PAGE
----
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COLUMBIA – A Columbia resident believes the issues regarding racial profiling and police disparities are still pressing concerns and plans to bring up the issue at Monday’s city council meeting. 

Andrew Hutchinson, a longtime Columbia resident and MU student, said he feels police in the city need to improve relations with the community, especially in terms of race relations.

Hutchinson is a third generation Mexican-American male who went to high school in Columbia and works as an outreach coordinator for the Moving Ahead Program at the Blind Boone Community Center. He is in charge of fundraising and serves as an after school teacher.

At the city council meeting, he plans to show a video where Columbia police point guns and "antagonize" black youth, according to Hutchinson.

“In the video, they don’t really seem to grasp the gravity of the objects in their hands,” Hutchinson said.

He said the video is indicative of a national problem, but he emphasized the goal should be to fix concerns in Columbia first.

The police said in the story in the video link they pulled a gun in that instance because they said they had recently arrested the subject for concealment of a firearm.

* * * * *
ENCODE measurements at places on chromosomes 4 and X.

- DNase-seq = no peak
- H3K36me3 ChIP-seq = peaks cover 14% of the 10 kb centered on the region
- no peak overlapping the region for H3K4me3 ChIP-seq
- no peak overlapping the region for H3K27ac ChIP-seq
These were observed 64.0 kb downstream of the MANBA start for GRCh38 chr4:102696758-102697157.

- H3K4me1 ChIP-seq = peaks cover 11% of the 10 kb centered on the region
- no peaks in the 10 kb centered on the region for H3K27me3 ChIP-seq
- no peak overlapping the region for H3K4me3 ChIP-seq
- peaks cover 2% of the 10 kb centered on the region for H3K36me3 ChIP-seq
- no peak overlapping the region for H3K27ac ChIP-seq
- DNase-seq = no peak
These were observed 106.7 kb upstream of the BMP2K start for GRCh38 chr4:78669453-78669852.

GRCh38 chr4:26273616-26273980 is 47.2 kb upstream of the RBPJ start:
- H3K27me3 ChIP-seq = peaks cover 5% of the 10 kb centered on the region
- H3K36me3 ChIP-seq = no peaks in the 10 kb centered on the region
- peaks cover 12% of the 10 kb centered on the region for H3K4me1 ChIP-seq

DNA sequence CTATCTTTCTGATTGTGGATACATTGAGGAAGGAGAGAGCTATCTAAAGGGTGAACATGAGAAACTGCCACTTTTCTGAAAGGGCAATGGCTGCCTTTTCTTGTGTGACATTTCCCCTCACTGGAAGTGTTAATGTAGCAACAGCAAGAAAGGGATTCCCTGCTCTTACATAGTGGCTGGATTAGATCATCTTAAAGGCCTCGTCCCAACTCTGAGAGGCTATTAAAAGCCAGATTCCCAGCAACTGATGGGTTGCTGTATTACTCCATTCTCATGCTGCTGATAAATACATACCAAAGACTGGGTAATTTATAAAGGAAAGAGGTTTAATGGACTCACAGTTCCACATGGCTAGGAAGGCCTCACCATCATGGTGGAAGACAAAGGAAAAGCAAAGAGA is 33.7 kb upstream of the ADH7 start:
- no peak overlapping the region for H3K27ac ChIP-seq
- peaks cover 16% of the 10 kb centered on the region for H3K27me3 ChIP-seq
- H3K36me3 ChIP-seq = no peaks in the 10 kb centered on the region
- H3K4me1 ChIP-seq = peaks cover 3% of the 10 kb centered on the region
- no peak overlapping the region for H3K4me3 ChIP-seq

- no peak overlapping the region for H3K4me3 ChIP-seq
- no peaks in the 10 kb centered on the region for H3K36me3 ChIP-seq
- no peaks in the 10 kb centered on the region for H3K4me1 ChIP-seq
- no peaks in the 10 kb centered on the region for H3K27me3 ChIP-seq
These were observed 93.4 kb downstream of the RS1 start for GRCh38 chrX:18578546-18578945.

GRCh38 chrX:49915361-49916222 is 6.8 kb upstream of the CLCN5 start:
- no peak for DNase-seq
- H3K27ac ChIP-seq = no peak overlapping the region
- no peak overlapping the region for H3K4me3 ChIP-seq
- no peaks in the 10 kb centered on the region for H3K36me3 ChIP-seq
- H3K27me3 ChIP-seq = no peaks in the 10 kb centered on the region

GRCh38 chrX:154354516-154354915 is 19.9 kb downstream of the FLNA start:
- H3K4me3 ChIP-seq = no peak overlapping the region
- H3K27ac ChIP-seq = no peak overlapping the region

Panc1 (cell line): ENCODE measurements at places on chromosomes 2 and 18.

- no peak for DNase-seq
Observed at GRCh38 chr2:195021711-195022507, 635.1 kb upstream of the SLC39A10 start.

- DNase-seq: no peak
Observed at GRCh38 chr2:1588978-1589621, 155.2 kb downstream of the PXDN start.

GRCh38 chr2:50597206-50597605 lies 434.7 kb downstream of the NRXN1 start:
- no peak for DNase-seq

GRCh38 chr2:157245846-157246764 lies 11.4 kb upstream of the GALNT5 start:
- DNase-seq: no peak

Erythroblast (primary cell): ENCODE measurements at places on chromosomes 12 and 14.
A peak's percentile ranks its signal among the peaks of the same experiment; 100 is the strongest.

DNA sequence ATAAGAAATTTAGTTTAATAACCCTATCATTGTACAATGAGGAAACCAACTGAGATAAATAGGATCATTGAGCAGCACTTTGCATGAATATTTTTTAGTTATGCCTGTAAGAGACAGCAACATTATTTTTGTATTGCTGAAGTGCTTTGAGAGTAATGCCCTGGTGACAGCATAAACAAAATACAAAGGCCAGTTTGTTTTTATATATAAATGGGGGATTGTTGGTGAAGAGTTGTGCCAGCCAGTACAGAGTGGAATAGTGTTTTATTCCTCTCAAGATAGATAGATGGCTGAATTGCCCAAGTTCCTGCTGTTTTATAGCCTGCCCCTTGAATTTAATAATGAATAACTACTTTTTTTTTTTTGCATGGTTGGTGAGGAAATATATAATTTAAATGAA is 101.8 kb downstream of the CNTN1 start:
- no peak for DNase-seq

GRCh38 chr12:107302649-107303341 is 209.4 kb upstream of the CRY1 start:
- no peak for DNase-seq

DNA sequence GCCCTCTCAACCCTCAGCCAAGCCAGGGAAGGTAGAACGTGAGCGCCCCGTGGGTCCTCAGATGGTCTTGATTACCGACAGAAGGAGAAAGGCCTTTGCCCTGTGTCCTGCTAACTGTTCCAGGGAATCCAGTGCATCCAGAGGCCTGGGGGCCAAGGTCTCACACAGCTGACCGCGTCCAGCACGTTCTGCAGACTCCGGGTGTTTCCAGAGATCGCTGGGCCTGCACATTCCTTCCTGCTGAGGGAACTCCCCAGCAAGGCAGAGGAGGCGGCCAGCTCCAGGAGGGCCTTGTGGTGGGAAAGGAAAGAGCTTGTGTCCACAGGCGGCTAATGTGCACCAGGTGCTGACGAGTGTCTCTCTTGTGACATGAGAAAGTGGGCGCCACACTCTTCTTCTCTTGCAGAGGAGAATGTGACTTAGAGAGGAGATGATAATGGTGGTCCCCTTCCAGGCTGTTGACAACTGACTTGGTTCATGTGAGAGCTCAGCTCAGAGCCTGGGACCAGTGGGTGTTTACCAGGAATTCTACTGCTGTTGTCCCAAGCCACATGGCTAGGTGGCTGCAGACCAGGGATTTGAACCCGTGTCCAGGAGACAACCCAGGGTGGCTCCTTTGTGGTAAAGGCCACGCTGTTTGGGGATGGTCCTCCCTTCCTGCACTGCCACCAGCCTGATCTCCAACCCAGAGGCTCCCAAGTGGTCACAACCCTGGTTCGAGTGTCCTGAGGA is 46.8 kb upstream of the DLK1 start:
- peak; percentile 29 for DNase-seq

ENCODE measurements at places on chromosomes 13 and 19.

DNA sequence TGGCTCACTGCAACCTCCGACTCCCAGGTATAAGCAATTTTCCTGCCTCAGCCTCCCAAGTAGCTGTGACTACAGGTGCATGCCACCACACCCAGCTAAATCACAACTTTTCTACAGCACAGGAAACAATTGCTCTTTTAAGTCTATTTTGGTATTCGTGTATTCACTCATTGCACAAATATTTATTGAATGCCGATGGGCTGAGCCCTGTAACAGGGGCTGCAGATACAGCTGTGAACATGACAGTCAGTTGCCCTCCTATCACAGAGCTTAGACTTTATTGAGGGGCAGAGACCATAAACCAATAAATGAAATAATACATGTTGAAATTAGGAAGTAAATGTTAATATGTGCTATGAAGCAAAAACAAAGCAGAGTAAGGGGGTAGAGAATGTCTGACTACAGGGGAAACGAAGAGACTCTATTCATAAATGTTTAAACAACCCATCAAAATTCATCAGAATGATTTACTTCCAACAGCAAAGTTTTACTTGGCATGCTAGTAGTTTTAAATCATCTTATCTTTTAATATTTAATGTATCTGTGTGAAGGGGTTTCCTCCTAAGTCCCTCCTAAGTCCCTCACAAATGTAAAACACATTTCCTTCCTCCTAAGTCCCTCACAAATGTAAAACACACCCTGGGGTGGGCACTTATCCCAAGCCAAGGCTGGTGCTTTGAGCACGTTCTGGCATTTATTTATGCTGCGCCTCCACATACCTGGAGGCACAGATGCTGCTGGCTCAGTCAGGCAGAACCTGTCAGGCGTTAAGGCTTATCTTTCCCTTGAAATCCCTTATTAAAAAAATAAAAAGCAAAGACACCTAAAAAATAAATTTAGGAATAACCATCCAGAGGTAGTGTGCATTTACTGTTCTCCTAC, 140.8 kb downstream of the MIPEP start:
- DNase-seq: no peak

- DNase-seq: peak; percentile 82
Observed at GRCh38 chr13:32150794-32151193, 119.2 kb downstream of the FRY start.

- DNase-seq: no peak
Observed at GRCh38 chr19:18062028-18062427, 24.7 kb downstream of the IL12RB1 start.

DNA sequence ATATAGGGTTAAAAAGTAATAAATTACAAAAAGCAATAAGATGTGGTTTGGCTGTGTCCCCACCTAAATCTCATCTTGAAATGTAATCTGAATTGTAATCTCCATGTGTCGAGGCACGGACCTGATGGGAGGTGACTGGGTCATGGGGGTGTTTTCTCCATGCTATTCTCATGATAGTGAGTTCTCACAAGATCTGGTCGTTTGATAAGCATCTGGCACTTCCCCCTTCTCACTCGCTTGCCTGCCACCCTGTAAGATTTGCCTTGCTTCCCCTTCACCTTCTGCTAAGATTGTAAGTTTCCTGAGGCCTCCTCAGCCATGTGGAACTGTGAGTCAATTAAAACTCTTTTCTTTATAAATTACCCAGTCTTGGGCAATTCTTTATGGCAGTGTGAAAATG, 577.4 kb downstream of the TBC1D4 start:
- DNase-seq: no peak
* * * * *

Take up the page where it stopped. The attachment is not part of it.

Monday night, Hutchinson plans to speak about his first experience shooting a gun. He said the rules he believes should be followed are: “Always assume firearm is loaded, always assume the safety is off and always assume that whatever you point that firearm at, that it has the ability to kill that person.”

Hutchinson said his principal concern is not about the police, specifically, but remediating the general feeling of fear among minority families and youth.

He said he has tried to keep an open discussion about police and race matters by inviting police to the Blind Boone Center, but he said they have not responded to his invitations.

Michael Trapp, a city council member for the second ward, said police disparity and racial profiling is an ongoing issue.

“Blacks and whites, for example, we know through research use marijuana at about the same rate, but then we know that blacks are twice as likely to be arrested for it.”

Trapp said the city manager is putting together a public process to view these issues and generate a focus to discuss the concerns. He also said the city is implementing new police trainings, implicit bias modules and body cams for transparency.

“But the numbers don’t lie,” Trapp said. “And they show we have work to do to ensure that everybody has a chance at equal justice.”

Trapp said he has relationships with some police officers and wants to see them move forward and talk to the community through the media.

“I think we have a lot of work to do there and that’s an essential part of community and police engagement that we have a lot of room for growth.”

He also mentioned it is tough to talk about policing without noting how difficult and complicated it can be.

“We really put them in a tough situation when they have to make a lot of judgment calls, and they bring their humanity to the situation,” Trapp said.

At the end of the day, Hutchinson said helping the community is what is most important.

“For me, it’s not indicative of these officers having a problem, it’s more of a systemic issue,” he said.

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